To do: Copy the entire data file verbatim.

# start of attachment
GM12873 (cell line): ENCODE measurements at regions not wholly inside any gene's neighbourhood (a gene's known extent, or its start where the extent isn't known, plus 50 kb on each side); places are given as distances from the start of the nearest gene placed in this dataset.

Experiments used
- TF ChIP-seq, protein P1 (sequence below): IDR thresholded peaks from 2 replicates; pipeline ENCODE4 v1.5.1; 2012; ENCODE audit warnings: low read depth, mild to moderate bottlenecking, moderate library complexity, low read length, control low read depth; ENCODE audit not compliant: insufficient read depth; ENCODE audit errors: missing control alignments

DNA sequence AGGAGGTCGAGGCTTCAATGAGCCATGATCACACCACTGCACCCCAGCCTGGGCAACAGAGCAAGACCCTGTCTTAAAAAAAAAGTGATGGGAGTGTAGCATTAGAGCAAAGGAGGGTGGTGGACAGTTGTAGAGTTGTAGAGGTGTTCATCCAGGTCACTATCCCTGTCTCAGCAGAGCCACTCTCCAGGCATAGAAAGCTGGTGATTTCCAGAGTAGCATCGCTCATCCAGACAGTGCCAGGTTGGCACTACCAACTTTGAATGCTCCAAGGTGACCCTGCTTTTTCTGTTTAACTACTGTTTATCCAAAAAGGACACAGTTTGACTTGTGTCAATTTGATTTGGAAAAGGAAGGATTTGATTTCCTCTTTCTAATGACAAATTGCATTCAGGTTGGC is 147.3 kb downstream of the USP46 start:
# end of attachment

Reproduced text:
GM12873 (cell line): ENCODE measurements at regions not wholly inside any gene's neighbourhood (a gene's known extent, or its start where the extent isn't known, plus 50 kb on each side); places are given as distances from the start of the nearest gene placed in this dataset.

Experiments used
- TF ChIP-seq, protein P1 (sequence below): IDR thresholded peaks from 2 replicates; pipeline ENCODE4 v1.5.1; 2012; ENCODE audit warnings: low read depth, mild to moderate bottlenecking, moderate library complexity, low read length, control low read depth; ENCODE audit not compliant: insufficient read depth; ENCODE audit errors: missing control alignments

DNA sequence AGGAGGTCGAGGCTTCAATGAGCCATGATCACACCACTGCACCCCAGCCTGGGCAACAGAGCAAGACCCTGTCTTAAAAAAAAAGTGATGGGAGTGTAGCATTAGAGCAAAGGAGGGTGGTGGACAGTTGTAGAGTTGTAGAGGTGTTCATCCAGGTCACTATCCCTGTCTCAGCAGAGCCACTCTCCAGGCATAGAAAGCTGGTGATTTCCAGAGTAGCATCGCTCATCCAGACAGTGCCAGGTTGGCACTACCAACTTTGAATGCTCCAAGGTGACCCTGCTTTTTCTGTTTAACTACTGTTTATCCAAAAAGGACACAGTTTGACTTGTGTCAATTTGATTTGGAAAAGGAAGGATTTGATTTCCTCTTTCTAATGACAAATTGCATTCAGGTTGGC is 147.3 kb downstream of the USP46 start: